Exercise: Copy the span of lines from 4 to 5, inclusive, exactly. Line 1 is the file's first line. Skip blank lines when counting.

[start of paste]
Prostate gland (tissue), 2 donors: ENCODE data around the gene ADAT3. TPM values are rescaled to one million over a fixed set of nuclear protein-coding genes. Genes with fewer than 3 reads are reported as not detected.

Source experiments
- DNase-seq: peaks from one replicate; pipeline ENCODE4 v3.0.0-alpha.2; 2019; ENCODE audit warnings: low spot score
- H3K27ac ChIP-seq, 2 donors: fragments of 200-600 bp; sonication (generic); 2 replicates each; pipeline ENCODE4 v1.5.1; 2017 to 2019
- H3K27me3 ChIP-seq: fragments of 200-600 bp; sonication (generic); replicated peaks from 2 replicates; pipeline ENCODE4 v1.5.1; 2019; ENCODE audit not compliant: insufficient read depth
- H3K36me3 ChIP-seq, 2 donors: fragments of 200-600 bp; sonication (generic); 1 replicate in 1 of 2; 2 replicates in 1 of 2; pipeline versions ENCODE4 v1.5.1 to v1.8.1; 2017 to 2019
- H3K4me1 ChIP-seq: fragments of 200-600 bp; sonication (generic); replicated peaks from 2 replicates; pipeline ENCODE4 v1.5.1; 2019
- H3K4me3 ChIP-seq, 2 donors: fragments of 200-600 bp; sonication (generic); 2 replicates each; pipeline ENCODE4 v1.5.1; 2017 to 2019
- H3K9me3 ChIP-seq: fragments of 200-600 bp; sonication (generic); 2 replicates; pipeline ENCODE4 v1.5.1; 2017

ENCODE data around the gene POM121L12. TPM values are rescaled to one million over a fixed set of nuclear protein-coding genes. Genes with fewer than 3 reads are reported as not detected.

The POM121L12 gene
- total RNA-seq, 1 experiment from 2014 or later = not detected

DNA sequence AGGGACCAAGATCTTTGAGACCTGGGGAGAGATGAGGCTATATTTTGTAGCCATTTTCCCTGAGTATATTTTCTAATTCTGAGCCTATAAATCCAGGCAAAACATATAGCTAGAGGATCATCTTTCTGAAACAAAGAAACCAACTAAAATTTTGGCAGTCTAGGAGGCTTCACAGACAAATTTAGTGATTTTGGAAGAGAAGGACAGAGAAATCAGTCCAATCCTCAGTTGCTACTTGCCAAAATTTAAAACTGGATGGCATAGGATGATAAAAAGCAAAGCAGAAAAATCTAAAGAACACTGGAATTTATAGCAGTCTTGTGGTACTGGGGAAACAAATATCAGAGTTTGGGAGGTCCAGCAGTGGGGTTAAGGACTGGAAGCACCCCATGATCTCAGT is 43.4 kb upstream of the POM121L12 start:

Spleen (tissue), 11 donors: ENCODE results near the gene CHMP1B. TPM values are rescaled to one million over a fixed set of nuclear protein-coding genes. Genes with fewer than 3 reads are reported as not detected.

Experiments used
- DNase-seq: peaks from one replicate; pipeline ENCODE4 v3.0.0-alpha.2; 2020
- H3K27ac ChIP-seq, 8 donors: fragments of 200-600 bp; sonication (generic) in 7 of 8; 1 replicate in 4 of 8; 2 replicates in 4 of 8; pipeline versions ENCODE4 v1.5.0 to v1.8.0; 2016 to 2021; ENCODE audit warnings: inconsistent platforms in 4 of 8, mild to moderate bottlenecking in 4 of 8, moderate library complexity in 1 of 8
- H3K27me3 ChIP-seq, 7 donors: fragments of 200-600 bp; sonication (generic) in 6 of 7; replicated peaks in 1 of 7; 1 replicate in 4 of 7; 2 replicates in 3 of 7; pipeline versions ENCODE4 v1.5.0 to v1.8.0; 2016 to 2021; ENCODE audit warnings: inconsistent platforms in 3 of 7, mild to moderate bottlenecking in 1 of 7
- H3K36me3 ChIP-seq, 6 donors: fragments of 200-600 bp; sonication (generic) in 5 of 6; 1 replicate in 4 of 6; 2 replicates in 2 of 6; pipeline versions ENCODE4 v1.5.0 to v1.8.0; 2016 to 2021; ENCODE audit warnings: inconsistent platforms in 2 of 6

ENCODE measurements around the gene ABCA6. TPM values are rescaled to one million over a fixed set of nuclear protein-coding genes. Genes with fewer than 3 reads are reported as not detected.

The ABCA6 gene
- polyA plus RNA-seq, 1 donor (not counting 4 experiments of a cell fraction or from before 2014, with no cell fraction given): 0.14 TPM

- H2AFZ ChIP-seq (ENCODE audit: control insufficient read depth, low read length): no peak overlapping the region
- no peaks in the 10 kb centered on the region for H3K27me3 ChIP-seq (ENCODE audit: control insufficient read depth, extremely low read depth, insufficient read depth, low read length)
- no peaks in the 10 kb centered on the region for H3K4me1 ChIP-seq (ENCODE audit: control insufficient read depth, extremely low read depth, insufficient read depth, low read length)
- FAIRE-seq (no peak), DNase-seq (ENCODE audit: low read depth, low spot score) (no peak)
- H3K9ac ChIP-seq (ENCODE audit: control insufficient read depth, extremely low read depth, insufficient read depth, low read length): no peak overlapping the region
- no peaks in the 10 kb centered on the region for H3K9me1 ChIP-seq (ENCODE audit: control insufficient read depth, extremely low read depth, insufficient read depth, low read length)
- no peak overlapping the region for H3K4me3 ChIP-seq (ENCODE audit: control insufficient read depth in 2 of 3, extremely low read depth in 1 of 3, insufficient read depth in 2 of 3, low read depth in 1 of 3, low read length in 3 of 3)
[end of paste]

- H3K27ac ChIP-seq, 2 donors: fragments of 200-600 bp; sonication (generic); 2 replicates each; pipeline ENCODE4 v1.5.1; 2017 to 2019
- H3K27me3 ChIP-seq: fragments of 200-600 bp; sonication (generic); replicated peaks from 2 replicates; pipeline ENCODE4 v1.5.1; 2019; ENCODE audit not compliant: insufficient read depth